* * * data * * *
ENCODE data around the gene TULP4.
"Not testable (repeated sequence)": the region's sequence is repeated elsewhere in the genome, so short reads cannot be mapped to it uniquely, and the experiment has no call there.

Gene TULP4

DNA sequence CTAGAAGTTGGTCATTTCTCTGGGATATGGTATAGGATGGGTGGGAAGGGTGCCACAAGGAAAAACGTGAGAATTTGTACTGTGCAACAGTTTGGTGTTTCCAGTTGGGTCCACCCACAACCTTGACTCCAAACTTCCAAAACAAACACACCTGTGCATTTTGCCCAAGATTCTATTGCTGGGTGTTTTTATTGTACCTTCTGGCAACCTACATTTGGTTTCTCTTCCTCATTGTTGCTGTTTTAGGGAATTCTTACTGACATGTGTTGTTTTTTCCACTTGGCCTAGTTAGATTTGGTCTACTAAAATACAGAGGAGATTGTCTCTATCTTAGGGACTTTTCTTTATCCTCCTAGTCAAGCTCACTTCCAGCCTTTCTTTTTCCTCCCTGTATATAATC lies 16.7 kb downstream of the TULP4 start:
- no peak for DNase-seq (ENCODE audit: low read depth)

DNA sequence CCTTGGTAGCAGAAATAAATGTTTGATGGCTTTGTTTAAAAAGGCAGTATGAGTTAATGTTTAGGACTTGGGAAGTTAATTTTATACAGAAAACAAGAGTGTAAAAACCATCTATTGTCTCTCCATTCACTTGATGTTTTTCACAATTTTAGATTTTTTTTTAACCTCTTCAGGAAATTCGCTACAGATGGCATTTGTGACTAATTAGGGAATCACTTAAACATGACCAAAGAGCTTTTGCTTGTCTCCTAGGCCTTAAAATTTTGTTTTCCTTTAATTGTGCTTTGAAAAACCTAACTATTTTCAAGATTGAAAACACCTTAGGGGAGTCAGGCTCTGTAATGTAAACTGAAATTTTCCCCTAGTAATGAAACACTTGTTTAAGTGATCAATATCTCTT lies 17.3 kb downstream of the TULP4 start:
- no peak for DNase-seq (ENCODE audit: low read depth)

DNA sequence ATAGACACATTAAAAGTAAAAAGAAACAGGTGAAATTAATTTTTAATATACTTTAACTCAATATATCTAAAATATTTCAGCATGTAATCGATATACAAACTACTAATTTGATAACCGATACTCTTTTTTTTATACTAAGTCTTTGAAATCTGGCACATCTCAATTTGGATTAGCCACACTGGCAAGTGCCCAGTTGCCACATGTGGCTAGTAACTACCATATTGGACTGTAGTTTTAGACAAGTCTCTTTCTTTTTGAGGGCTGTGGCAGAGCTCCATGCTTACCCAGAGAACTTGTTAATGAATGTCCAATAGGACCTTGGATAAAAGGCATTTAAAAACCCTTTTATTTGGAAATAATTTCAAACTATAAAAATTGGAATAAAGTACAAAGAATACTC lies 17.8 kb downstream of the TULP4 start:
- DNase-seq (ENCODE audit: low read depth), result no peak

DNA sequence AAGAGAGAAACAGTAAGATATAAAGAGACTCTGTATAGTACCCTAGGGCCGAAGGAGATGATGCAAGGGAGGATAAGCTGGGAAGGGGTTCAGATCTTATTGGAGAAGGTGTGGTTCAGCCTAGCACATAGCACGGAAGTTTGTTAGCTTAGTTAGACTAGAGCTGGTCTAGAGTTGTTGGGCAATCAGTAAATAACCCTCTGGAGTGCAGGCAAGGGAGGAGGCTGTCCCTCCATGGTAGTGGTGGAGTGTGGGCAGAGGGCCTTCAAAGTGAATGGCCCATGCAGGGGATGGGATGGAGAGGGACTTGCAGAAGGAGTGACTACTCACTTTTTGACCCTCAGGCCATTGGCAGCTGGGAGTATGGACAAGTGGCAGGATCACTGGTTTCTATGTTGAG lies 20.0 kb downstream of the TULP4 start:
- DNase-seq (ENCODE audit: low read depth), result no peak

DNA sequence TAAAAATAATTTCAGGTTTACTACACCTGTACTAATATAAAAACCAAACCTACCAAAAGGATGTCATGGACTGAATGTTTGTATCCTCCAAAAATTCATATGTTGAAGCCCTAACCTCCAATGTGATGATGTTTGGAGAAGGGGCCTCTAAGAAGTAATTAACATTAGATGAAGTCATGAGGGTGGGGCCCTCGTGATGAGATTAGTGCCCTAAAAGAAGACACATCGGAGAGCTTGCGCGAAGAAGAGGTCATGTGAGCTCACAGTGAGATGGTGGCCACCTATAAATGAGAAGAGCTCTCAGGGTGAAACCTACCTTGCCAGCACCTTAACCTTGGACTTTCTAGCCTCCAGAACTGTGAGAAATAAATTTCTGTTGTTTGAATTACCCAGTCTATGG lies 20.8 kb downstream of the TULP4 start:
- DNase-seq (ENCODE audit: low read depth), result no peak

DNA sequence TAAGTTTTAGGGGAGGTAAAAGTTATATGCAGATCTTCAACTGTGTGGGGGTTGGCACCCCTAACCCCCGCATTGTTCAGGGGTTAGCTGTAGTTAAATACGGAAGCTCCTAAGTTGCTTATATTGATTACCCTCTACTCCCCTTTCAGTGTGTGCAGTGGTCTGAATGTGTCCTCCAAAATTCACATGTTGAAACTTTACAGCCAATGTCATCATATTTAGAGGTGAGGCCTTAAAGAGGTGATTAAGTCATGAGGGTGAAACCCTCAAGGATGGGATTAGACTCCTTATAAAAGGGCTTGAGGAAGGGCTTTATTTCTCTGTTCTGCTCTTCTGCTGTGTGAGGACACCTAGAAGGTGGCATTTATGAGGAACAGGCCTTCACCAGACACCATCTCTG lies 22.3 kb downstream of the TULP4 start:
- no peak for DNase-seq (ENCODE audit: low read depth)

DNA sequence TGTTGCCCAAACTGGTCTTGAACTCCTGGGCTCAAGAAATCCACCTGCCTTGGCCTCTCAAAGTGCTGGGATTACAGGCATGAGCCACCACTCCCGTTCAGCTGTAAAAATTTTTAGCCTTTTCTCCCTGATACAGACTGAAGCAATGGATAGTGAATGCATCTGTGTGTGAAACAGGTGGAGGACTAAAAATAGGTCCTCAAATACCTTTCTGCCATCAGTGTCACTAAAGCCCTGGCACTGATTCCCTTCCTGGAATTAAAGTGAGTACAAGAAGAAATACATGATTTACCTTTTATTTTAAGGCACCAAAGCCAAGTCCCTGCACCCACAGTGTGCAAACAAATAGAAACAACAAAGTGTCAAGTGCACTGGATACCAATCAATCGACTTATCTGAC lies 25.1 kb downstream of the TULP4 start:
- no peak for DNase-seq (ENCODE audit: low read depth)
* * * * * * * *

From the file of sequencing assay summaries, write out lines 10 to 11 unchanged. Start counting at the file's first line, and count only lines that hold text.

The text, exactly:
DNA sequence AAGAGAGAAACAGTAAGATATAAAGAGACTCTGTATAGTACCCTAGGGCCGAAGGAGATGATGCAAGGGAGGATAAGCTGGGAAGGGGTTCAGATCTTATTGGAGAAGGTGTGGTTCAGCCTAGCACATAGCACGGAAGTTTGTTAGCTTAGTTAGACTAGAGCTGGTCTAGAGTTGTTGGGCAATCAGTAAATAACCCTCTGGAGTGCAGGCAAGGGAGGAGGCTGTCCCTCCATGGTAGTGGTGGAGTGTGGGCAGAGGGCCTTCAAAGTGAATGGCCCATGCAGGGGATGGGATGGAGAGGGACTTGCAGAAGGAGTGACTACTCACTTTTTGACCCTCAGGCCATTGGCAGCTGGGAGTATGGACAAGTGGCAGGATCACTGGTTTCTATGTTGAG lies 20.0 kb downstream of the TULP4 start:
- DNase-seq (ENCODE audit: low read depth), result no peak